It’s too early to tell whether Mueller and Cameron whiffed on their pick, but don’t think their experience won’t be fresh in the minds of at least some of their peers when they’re on the clock at Radio City Music Hall in New York this weekend. In an era of instantaneous analysis, the easiest way to avoid ridicule is to stick with choices that are the heralded as no-brainers – the war room equivalent of punting on fourth-and-inches or playing the prevent defense with a seven-point lead in the last two minutes.

Last week, in examining the preponderance of first-round selections which ultimately fall flat, I wrote that an entire column could be devoted to the way teams muck up their first-round selections. Voila! This is a sore subject with many behind-the-scenes talent evaluators, who cringe as their bosses (or coaches entrusted with final authority over the draft) let outside forces pollute what should be a detached, analytical decision.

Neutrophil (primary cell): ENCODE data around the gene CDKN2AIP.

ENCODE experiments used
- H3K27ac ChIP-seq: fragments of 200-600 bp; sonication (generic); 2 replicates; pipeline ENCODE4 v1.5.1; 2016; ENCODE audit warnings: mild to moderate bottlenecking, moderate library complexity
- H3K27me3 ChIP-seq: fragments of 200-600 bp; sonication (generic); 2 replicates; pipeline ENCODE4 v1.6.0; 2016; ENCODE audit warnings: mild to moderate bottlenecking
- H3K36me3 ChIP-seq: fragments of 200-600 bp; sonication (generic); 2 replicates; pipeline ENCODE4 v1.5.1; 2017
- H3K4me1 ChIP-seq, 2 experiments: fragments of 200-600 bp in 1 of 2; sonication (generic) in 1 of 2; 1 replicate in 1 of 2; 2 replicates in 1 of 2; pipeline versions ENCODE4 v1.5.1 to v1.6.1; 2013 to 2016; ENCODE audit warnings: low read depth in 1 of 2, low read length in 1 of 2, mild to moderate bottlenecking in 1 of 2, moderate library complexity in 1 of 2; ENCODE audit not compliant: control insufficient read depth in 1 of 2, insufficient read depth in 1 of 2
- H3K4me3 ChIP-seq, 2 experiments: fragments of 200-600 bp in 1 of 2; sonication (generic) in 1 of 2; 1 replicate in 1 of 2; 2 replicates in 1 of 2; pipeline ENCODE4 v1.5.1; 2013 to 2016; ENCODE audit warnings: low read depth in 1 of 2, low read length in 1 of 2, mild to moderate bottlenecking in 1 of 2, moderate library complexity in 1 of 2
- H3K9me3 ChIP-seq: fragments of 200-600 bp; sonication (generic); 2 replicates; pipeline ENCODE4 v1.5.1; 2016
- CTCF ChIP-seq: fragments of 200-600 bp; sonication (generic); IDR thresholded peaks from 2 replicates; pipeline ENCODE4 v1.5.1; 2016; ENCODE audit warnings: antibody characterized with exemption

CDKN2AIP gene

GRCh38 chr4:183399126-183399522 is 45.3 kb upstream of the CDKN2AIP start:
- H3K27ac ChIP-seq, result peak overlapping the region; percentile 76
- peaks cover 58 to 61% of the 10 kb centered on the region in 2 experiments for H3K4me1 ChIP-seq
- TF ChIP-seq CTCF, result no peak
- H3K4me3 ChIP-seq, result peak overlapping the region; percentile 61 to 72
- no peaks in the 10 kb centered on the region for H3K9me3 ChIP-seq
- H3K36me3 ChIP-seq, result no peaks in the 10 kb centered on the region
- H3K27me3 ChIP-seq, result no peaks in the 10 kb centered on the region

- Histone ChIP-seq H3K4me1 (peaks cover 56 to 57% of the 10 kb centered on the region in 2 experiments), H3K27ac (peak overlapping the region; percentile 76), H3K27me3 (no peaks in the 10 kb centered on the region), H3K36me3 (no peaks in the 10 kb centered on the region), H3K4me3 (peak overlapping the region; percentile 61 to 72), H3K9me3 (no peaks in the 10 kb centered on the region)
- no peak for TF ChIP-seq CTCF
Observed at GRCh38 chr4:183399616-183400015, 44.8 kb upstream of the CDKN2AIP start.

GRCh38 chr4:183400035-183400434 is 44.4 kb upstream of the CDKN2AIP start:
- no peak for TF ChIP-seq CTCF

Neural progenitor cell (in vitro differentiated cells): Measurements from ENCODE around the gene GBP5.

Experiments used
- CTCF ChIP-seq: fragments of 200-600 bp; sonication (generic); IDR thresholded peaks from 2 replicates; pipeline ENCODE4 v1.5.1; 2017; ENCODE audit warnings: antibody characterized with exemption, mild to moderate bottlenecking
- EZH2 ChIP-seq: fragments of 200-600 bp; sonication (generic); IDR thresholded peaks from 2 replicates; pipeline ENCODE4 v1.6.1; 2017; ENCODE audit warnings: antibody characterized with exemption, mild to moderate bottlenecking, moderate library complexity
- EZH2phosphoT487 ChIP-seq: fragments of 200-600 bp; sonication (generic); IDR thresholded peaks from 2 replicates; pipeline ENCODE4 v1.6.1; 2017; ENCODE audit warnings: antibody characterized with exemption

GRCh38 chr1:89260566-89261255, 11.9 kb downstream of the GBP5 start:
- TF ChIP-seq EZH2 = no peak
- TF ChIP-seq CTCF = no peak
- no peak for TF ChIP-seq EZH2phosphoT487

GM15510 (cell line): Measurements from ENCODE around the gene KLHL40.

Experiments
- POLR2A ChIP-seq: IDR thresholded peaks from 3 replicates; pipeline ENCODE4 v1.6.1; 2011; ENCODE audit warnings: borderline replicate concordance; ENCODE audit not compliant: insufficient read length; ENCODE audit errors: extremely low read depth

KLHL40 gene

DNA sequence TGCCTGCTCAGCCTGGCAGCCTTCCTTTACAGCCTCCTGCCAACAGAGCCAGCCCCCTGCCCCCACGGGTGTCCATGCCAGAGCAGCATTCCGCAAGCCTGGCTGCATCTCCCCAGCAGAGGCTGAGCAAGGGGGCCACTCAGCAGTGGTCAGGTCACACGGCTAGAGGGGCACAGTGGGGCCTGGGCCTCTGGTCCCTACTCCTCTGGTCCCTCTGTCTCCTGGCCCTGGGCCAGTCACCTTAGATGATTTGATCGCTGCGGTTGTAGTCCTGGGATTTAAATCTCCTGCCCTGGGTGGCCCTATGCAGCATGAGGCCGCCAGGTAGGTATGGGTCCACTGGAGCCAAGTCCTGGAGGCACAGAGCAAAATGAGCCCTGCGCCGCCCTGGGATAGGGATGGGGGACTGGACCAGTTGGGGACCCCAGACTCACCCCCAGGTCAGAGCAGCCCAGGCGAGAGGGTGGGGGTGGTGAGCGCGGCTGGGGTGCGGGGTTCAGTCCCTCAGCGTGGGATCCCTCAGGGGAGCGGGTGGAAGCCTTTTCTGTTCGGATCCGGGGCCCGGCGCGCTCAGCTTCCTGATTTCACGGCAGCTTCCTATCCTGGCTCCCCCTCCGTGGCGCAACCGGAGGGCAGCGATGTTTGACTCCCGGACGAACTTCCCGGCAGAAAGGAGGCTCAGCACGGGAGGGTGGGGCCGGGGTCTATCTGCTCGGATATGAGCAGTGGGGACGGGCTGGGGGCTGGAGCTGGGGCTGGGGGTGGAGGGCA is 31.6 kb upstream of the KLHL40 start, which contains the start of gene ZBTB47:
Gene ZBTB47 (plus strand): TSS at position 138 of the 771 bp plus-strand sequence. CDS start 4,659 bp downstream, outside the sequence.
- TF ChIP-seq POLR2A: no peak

The problem, as expressed by one scout, is that “the majority of first-round picks are decided by the guys who know the least.”

He’s talking about coaches, general managers (at least the ones who didn’t start out as personnel men), owners and even Internet columnists and their ilk. We’ll address them in that order:

How do the coaches screw it up? First, they allow their desire for instant gratification to override the best long-term interests of the franchise. “They want to draft for need instead of taking the best player on the board, because they want to win now,” says one NFC scout.